Desperately Seeking Diversity

There are no formal barriers to women entering the profession, and laws should ensure equal opportunities once they have, so why are so few choosing to join the sector? By Dr Andy Carmichael, Sportsturf Academic 

Attend a sportsturf event and there is a distinctly familiar feel to the audience. We are lucky to enjoy a tight-knit and supportive industry, but must acknowledge that it lacks diversity. This matters, not only because diversity advances our development as a social group, but from an employment perspective it has been shown to lead to better decision-making, recruitment and retention.

Research commissioned by the GMA in 2019 (Groundsmanship: Sport's Vital Profession) reported that the problem was recognised and of concern to participants. We know we have issues with people entering the profession - particularly those from younger age groups - but more than that we have a situation where 51 per cent of the UK population are women, but merely 3 per cent of our groundstaff community are female. This compares with women comprising 11 per cent of the military, 12.5 per cent in construction and 17 per cent in farming. None of these figures are ideal and representative, but they make 3 per cent look woefully small and something we urgently need to address.

Stereotypes and perceptions of gender appear to play an important part in this. Amy Sullivan, a member of the grounds team at Whitgift School in Croydon, undertook research relating to the recruitment of women to the profession for her BSc in Sportsturf Science and Management. It is the first of its kind. A quick search of an academic database revealed 103 research papers on the subject of 'women, sport and coaching' in 2021 alone, so it is not that studies of sport are ignoring gender, it is more that turf management has always had to battle for recognition within discussions of sport and that representation is then magnified many times for the position of women in the sector. Amy's results identified there were no significant differences in the ways women entered the industry compared with male staff. What was relevant was the impact of stereotypes, perceptions and attitudes, both within and outside the industry.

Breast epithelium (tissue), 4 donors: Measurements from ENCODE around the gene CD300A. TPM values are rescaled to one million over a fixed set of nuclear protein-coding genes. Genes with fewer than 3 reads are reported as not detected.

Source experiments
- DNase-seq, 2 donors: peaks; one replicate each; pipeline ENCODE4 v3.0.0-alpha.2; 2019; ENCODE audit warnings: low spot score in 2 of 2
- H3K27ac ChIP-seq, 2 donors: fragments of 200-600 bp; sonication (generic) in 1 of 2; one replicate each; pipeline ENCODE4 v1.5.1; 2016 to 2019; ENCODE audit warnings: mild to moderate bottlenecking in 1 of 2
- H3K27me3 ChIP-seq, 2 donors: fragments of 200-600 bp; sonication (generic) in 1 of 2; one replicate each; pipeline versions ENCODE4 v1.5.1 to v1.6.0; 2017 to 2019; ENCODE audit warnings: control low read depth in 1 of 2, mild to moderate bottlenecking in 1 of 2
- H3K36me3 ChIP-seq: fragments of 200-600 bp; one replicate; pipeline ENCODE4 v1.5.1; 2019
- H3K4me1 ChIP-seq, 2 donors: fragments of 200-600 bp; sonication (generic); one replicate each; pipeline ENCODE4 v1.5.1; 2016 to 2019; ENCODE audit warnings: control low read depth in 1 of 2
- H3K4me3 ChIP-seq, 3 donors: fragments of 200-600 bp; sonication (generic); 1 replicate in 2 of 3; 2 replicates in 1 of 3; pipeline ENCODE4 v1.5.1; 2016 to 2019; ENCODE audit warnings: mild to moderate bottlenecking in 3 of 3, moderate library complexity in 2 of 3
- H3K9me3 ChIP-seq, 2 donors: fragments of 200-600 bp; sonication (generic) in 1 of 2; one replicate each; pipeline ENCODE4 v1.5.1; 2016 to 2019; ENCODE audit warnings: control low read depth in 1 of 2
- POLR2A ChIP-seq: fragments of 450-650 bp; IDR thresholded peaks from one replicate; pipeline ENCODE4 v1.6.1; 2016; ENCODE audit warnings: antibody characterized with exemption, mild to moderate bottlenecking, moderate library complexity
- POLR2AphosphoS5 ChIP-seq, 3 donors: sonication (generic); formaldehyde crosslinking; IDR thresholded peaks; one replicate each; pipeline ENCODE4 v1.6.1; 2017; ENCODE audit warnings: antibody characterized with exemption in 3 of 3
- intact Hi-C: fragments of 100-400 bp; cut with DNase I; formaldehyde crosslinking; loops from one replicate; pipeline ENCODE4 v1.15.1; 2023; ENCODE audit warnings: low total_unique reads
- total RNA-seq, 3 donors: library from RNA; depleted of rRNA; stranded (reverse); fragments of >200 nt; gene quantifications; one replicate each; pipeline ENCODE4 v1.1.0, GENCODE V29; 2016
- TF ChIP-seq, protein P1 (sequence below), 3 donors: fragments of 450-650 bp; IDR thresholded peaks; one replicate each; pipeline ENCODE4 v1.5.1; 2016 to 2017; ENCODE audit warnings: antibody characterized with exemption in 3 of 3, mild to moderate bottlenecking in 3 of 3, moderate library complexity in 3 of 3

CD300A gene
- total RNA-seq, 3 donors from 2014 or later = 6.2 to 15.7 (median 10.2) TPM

Invisible Barriers

No formal barriers exist to women in the profession, but that does not mean there are no impediments. The image of grounds management, the language used, the marginalisation and 'othering' of anyone who does not fit the imagined profile of a 'typical groundsperson' all work against recruitment. The wording of job adverts has been found to reinforce stereotypes, with sectors dominated by male employees often using words associated with masculine images - 'groundsman' as is still used in some embarrassingly outdated job adverts, for example.

Rather than emphasising 'hard physical work', Camille Le Lay, who works for iTurf Management at the Stade de France and Le Mans stadia, told Grounds Management editor Karen Maxwell that the qualities she feels are essential in her job are "a positive mentality and an open-minded approach", adding that "any woman with that mindset and a willingness to learn can flourish in this job".

Being aware of this, addressing it and making sure that potential applicants see that the work can be done by people who look like them is crucial to change. As John Ledwidge, head of sportsturf and grounds at Leicester City Football Club, said in an interview with Karen: "The club has a policy they hold in high regard around equality and diversity, but applicants tend to be white males. Work in Football in the Community in areas of Leicester is predominately Black, Asian and minority ethnic (BAME), and we hope that the school links that offer a pool of diversity could bring opportunities to show what we're doing, but we need role models to be advocates".